Wednesday, November 10, 2010

Starting Somewhere

A big news story about Federal, State and Local governments giving $17,000 in tax credit to people who by a certain ($32,000)electric car. The rationale is that “you have to start somewhere”. The issue is where to start. The premise here is that tax incentives for individual people to buy a product that you want them to buy is a good thing. (This is otherwise known as income redistribution. You take tax money from everyone and give it only to people who buy the product you - the Government - wants you to buy. This incentive means raising taxes.
Another form of incentive is not getting in the way of people who develop stuff that can be turned into a profitable enterprise - like the Model T – how much government help did old Henry get?
The argument is in which process is better:
This one gives the makers of this car the ability to sell their product at prices where the company cannot make a profit. Why? Because the government says this is the product we want to push. Not A FUNCTION OF GOVERNMENT. What happens when the tax breaks are withdrawn? Sales fall. Is the government supposed to bail out the business? The logic will be that we have to bail out the business to save the jobs that we created that were unsustainable. Who gets to pay for that bail out?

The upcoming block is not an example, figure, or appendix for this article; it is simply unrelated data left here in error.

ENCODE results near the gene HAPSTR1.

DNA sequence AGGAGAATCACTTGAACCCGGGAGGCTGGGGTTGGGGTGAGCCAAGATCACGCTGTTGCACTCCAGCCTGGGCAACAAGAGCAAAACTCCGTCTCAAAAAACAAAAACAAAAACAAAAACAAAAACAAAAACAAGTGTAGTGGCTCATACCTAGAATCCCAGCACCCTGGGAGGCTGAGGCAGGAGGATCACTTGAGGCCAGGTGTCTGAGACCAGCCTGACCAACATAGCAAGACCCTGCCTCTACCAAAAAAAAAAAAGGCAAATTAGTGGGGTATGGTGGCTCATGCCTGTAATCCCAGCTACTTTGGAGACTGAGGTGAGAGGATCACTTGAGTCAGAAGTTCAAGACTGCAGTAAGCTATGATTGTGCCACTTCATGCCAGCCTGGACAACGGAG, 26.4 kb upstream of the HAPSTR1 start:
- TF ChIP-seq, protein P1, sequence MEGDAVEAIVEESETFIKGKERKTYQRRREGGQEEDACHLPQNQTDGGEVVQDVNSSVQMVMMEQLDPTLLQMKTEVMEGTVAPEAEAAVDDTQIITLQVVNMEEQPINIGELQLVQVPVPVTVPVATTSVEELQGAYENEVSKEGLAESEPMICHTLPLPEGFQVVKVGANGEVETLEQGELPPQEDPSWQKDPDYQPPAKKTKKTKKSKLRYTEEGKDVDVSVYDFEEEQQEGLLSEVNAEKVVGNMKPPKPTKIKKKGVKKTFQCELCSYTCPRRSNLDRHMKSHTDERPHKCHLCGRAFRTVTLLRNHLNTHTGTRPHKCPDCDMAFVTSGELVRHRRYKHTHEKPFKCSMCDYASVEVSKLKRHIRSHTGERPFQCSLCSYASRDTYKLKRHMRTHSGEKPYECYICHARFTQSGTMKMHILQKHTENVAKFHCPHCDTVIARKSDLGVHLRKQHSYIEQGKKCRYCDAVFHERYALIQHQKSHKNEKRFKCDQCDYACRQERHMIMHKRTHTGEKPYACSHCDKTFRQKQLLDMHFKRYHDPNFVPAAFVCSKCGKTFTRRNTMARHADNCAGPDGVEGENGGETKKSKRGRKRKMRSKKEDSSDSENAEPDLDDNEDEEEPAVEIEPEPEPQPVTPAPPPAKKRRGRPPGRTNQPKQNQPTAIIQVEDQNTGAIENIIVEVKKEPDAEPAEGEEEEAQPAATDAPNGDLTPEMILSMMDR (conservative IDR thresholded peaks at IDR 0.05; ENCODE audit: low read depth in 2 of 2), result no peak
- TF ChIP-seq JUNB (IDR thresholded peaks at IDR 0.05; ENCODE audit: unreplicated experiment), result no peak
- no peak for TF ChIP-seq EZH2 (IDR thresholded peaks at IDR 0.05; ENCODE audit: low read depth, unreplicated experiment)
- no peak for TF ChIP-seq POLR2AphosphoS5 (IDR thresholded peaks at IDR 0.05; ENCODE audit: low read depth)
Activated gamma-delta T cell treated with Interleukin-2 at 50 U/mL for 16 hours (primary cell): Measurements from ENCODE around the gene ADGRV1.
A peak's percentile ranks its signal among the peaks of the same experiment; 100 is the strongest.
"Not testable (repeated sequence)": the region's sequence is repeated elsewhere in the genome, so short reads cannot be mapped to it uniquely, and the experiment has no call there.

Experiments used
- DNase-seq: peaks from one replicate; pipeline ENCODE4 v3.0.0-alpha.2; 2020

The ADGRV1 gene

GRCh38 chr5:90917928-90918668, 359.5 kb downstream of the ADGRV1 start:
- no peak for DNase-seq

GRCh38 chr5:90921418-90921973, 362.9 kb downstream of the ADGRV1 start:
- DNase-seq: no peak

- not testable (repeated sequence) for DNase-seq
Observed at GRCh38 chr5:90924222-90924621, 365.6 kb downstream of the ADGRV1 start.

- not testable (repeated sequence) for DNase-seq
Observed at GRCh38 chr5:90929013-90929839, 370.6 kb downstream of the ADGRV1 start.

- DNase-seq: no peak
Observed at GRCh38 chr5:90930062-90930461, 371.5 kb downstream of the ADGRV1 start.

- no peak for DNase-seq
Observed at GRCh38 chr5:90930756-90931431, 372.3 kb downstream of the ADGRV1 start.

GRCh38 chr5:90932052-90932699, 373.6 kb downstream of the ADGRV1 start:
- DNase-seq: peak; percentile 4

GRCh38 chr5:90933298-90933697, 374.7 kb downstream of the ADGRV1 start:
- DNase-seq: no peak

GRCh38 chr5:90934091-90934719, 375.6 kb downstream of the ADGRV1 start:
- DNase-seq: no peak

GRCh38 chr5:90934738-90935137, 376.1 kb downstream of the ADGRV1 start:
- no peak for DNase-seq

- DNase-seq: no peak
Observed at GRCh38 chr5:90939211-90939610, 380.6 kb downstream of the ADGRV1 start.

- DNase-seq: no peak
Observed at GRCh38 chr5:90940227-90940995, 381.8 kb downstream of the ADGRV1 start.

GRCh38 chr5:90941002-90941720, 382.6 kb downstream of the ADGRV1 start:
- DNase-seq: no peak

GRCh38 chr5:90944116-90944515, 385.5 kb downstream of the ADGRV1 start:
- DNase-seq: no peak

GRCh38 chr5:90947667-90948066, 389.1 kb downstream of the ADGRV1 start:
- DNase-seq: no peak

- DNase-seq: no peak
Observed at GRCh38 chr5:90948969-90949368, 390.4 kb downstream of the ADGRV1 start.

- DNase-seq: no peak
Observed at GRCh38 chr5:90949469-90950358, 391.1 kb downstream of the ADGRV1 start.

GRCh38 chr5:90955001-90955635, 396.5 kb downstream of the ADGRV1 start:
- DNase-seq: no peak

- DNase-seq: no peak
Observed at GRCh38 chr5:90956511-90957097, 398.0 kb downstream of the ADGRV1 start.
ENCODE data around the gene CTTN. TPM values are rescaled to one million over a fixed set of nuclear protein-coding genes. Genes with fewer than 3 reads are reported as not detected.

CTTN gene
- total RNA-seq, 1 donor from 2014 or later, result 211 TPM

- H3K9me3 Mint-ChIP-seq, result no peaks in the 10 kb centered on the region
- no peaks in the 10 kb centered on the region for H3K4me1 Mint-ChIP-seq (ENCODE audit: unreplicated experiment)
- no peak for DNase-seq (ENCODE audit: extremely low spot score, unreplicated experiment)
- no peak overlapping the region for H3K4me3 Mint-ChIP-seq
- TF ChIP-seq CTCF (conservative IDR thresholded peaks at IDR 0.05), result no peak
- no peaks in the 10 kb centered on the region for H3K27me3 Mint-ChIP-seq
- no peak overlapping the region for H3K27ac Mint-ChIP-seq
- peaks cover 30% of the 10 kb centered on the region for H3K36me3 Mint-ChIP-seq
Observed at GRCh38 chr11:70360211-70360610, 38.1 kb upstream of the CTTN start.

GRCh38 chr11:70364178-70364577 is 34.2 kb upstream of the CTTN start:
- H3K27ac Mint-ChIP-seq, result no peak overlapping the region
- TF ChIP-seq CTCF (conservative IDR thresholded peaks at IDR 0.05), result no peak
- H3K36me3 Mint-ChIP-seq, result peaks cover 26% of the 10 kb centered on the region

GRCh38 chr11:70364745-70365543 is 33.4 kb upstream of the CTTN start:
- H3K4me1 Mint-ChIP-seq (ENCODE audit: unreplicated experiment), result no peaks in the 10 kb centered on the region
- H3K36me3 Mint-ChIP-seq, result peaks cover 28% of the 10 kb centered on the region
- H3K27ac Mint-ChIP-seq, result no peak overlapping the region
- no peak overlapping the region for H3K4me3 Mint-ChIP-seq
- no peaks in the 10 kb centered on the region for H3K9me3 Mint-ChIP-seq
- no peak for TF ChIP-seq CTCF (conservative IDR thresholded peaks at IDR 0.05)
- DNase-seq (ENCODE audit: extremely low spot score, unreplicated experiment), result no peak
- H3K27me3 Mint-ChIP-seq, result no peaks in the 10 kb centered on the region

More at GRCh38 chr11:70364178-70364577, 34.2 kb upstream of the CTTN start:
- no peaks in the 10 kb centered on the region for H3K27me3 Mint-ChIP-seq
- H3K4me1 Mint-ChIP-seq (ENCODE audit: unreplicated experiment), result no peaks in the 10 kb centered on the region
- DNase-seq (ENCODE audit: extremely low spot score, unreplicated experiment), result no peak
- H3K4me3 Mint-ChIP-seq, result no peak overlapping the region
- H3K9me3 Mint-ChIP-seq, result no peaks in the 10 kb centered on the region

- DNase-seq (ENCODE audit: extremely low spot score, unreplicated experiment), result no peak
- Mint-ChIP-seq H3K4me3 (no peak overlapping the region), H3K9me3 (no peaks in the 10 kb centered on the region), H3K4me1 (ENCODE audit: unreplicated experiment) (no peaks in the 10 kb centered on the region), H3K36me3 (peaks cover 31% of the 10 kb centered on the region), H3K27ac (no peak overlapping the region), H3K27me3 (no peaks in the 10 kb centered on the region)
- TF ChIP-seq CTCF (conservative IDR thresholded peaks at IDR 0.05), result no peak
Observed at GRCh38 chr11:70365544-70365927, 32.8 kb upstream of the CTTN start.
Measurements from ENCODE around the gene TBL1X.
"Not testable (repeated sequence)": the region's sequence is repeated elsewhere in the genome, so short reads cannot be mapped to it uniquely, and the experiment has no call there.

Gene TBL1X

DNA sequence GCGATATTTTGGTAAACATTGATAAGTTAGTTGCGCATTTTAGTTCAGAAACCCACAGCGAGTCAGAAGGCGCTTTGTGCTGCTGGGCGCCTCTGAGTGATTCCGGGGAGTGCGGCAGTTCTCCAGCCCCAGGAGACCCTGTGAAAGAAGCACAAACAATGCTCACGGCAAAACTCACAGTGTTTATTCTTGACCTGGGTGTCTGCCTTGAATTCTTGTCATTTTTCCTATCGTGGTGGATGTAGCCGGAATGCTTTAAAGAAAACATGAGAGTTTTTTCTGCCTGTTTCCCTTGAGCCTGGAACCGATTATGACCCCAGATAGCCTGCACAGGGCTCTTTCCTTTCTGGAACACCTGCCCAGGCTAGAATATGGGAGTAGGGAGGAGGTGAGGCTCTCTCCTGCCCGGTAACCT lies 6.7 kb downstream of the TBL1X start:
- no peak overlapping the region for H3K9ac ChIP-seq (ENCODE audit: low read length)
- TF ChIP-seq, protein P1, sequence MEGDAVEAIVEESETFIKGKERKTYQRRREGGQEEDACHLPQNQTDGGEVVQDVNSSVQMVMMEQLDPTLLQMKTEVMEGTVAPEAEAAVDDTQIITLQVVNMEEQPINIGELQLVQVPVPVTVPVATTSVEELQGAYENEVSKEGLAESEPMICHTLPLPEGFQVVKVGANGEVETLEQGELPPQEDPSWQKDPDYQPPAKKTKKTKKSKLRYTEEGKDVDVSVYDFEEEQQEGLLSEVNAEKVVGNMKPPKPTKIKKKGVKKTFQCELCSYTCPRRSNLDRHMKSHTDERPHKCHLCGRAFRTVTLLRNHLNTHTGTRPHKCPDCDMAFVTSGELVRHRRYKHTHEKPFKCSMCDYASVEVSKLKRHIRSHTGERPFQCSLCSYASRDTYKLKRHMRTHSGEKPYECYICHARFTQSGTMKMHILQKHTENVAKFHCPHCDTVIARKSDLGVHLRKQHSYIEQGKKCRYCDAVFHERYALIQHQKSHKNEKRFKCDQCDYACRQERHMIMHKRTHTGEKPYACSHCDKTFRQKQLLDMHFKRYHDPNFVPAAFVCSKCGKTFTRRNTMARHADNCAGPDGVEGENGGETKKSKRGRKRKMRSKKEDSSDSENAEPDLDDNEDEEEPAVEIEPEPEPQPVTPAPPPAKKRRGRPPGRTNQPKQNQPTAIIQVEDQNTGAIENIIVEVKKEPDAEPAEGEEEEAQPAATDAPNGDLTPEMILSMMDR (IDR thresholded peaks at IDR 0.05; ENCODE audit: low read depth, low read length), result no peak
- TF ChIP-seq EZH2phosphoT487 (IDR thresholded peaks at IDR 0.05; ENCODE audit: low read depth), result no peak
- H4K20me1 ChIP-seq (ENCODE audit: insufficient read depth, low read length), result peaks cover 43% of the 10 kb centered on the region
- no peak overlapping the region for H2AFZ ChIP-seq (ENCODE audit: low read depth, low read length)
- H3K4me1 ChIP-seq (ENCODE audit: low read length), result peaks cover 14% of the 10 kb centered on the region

The other plan is to leave these companies alone. Good ideas are good ideas and will rise to popularity is they are allowed to. So it costs more now - so what. What did the first PCs and cell phones and the Model T cost in today’s dollars. There were ridiculously expensive but people bought them and they became less expensive. Businesses build new stuff because they see a market need and try to fill it and make a profit. A risk /reward issue. There is a risk, and as the potential gain becomes less and less it becomes less worth it to take the risk. The larger the chunk that the government will take the less likely that people will take the risk.

The primary argument against cutting taxes to is that it will create greater deficits. (The problem with all the government (CBO) calculations about tax cuts is that they are by law required to calculate tax projections based upon people not changing their behavior. For example, if the raise the taxes on a pack of cigarettes by $2, the figure that they will get another $2 for every pack of cigarettes currently sold. But people will buy fewer packs so their calcs are always wrong and wrong in ways that show tax increase lower deficits.) Behavior changes; risk takers take greater risks and tax receipts increase, look up what happened under Kennedy and Reagan. Receipts increased after the tax cuts. The problem was that Congress just spent that money and more.

So let people build whatever kind of cars they want and let people buy them. Without the government.

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